💱 Exchanging or swapping tokens from the liquidity pool
Any person who wants to exchange his/her token for any other token can visit the exchange, for example, Uniswap exchange, and connect your wallet that holds the tokens to be exchanged (for example Metamask)
Let’s say that you have 1 Ethereum and you want to exchange it for USDT as in the above example.
You just have to add the token that you want to swap and its amount in the first row and select the token that you want to receive in the second row. The exchange will automatically calculate the number of tokens you’ll receive equivalent to the value of the first token. This is called the decentralized exchange, we learned about it in the previous article. Decentralized exchange uses the tokens in the liquidity pool to exchange tokens for you.
💰 How is the value of the tokens decided?
Let us assume that a pool contains 5 ETH tokens and 14568 USDT tokens. Say many people exchange USDT for ETH and fewer people exchange ETH for USDT or vice versa. Considering the first scenario, the demand for ETH increases as everyone wants ETH in exchange for USDT.
As simple supply and demand work, when the demand for a token increases, its quantity in the pool decreases, which in turn increases the price of that token.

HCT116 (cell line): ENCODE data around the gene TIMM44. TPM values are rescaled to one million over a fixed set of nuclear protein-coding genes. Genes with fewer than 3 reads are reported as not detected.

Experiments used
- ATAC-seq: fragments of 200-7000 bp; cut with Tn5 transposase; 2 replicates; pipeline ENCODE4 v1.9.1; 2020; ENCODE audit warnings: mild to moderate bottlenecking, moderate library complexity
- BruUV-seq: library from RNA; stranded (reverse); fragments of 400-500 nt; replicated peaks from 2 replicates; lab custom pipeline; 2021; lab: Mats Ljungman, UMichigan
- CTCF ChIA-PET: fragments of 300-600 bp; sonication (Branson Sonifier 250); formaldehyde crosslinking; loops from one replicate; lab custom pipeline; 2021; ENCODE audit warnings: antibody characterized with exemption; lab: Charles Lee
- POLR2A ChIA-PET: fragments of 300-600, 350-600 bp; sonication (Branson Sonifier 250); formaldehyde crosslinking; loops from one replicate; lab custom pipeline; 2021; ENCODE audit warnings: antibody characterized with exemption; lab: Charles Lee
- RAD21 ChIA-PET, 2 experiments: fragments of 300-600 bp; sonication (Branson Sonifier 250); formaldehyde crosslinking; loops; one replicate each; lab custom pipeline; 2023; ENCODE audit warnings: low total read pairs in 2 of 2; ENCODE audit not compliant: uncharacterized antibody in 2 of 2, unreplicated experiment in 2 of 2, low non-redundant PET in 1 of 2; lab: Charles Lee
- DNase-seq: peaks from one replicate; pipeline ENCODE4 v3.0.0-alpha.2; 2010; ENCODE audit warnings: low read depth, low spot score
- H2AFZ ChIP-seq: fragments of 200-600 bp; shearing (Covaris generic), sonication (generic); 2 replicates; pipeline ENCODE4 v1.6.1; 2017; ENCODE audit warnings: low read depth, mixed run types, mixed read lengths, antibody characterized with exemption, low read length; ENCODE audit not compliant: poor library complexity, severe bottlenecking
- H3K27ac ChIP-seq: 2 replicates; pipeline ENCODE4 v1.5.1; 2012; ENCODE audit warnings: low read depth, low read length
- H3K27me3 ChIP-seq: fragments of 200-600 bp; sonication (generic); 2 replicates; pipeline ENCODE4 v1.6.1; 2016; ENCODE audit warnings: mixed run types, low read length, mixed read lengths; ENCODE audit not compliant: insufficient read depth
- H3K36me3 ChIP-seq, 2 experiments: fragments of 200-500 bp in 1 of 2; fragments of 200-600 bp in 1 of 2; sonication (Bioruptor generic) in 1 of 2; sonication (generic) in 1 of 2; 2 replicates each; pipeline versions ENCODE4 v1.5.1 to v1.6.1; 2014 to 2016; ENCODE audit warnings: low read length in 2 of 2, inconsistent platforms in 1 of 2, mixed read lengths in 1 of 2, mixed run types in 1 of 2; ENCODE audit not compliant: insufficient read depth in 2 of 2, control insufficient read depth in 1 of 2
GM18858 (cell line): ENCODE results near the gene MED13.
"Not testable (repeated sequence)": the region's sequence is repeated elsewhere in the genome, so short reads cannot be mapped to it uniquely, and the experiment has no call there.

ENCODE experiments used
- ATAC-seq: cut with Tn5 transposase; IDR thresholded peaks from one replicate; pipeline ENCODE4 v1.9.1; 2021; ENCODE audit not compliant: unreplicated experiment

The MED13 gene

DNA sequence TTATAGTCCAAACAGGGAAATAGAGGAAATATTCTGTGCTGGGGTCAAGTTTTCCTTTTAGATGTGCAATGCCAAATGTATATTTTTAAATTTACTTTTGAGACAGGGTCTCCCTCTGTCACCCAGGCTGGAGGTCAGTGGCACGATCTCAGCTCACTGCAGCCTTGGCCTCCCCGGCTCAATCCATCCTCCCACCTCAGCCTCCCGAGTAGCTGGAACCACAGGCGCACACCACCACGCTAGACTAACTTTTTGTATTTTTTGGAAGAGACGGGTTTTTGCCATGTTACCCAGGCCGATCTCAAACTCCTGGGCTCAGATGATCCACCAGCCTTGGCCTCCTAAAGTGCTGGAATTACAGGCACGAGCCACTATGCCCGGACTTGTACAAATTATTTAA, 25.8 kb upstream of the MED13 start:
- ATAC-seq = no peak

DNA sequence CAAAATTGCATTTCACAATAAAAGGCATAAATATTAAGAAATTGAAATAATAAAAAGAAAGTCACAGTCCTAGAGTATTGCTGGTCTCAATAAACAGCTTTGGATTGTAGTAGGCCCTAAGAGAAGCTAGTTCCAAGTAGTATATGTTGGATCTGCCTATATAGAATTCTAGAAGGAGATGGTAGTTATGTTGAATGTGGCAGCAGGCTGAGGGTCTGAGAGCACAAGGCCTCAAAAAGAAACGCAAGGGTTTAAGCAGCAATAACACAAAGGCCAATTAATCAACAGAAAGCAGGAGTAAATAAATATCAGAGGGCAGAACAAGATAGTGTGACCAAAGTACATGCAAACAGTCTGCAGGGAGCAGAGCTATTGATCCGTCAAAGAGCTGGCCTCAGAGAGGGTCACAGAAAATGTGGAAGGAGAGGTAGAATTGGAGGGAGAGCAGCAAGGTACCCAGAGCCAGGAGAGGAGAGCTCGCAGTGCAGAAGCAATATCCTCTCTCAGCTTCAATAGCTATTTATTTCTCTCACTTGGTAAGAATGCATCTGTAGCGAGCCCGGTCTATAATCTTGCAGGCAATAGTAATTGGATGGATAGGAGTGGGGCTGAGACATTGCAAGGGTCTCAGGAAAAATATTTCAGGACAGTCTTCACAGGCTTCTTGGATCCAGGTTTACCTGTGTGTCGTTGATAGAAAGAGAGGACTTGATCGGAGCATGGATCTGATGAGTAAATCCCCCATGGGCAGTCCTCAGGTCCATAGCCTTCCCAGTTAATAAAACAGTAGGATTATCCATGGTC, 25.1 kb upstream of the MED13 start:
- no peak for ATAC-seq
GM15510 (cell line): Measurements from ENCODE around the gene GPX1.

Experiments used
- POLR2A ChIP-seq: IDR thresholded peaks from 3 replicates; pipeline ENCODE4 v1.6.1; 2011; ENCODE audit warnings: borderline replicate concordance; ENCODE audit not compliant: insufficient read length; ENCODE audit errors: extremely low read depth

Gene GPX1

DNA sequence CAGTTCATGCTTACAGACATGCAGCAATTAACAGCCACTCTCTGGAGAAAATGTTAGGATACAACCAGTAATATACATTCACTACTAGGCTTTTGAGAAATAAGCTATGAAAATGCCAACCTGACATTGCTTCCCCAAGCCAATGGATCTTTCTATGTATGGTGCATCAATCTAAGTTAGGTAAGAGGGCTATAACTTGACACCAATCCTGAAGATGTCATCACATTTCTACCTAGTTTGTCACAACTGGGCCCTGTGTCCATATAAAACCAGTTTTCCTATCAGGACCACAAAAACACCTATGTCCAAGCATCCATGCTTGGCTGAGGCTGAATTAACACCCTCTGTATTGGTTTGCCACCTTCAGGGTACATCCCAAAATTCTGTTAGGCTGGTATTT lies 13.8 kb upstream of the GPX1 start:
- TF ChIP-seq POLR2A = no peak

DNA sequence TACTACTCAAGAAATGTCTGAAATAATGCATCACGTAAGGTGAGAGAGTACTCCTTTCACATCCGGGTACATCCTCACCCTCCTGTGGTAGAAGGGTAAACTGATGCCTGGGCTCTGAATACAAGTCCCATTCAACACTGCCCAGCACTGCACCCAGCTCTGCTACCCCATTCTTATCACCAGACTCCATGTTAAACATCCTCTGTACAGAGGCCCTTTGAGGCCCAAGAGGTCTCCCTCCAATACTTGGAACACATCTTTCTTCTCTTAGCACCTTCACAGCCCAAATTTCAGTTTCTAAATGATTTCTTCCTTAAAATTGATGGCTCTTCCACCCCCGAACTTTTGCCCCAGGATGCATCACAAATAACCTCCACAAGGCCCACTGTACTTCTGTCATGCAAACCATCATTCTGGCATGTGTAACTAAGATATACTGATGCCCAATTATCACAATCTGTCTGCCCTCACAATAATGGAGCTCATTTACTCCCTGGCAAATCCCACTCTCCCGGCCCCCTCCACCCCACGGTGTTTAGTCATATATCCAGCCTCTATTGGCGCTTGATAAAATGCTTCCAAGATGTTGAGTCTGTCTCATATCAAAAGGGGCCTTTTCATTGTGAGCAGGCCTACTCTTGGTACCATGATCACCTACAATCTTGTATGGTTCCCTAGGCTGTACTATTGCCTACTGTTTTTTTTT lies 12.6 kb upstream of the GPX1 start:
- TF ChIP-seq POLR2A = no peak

While the quantity of ETH in the pool is decreasing, the amount of USDT is increasing in the pool, and hence, when the quantity of something increases its price decreases. Therefore, the value of USDT decreases with an increase in quantity.
In this scenario, when the price of a token in the pool decreases, it isn’t equal to the actual market value of that token in other exchanges. This is when people benefit a lot. Traders buy these tokens for a lower price from the pool and sell them on exchanges for higher prices, hence earning quick profits. These trades are called Arbitrage trades.
Even though it seems like arbitrage trades aren’t completly fair but they are necessary in order to bring the lowered token value in sync with the market. When people executre these arbitrage trades, the token that is more in quantity in the pool (in this case USDT) will be bought more and hence, this reduces the quantity of USDT while increasing it price.
Note: At any point in time, the total value of token A in a pool will be equal to the total value of token B. This is the general formula used by many Automated Market Makers to maintain the liquidity in the pool. The total value of the pool only changes when there are new liquidity providers adding more tokens into the pools.
What happens if I want to exchange tokens for Ethereum but those tokens aren’t a part of the liquidity pool?